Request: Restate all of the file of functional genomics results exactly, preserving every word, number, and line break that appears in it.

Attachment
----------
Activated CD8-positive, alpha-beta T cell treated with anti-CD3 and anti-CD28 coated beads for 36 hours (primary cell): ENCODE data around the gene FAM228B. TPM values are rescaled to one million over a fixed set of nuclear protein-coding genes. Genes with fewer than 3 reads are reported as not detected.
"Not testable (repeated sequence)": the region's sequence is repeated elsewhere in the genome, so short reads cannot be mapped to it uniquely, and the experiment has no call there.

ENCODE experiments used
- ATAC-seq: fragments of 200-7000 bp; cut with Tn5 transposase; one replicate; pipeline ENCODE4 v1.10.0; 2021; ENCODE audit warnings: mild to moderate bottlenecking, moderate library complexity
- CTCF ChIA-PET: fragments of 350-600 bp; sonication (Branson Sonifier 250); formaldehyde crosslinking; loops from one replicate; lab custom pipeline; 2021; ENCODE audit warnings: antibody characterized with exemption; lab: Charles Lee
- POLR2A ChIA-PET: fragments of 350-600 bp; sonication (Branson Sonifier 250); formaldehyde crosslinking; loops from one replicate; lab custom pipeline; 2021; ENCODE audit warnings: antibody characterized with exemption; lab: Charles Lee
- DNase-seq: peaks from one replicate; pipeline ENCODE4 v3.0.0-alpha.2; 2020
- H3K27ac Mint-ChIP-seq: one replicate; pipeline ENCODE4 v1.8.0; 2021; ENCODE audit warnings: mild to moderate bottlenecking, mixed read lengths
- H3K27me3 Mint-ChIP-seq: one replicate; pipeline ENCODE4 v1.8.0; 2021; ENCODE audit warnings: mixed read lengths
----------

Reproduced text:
Activated CD8-positive, alpha-beta T cell treated with anti-CD3 and anti-CD28 coated beads for 36 hours (primary cell): ENCODE data around the gene FAM228B. TPM values are rescaled to one million over a fixed set of nuclear protein-coding genes. Genes with fewer than 3 reads are reported as not detected.
"Not testable (repeated sequence)": the region's sequence is repeated elsewhere in the genome, so short reads cannot be mapped to it uniquely, and the experiment has no call there.

ENCODE experiments used
- ATAC-seq: fragments of 200-7000 bp; cut with Tn5 transposase; one replicate; pipeline ENCODE4 v1.10.0; 2021; ENCODE audit warnings: mild to moderate bottlenecking, moderate library complexity
- CTCF ChIA-PET: fragments of 350-600 bp; sonication (Branson Sonifier 250); formaldehyde crosslinking; loops from one replicate; lab custom pipeline; 2021; ENCODE audit warnings: antibody characterized with exemption; lab: Charles Lee
- POLR2A ChIA-PET: fragments of 350-600 bp; sonication (Branson Sonifier 250); formaldehyde crosslinking; loops from one replicate; lab custom pipeline; 2021; ENCODE audit warnings: antibody characterized with exemption; lab: Charles Lee
- DNase-seq: peaks from one replicate; pipeline ENCODE4 v3.0.0-alpha.2; 2020
- H3K27ac Mint-ChIP-seq: one replicate; pipeline ENCODE4 v1.8.0; 2021; ENCODE audit warnings: mild to moderate bottlenecking, mixed read lengths
- H3K27me3 Mint-ChIP-seq: one replicate; pipeline ENCODE4 v1.8.0; 2021; ENCODE audit warnings: mixed read lengths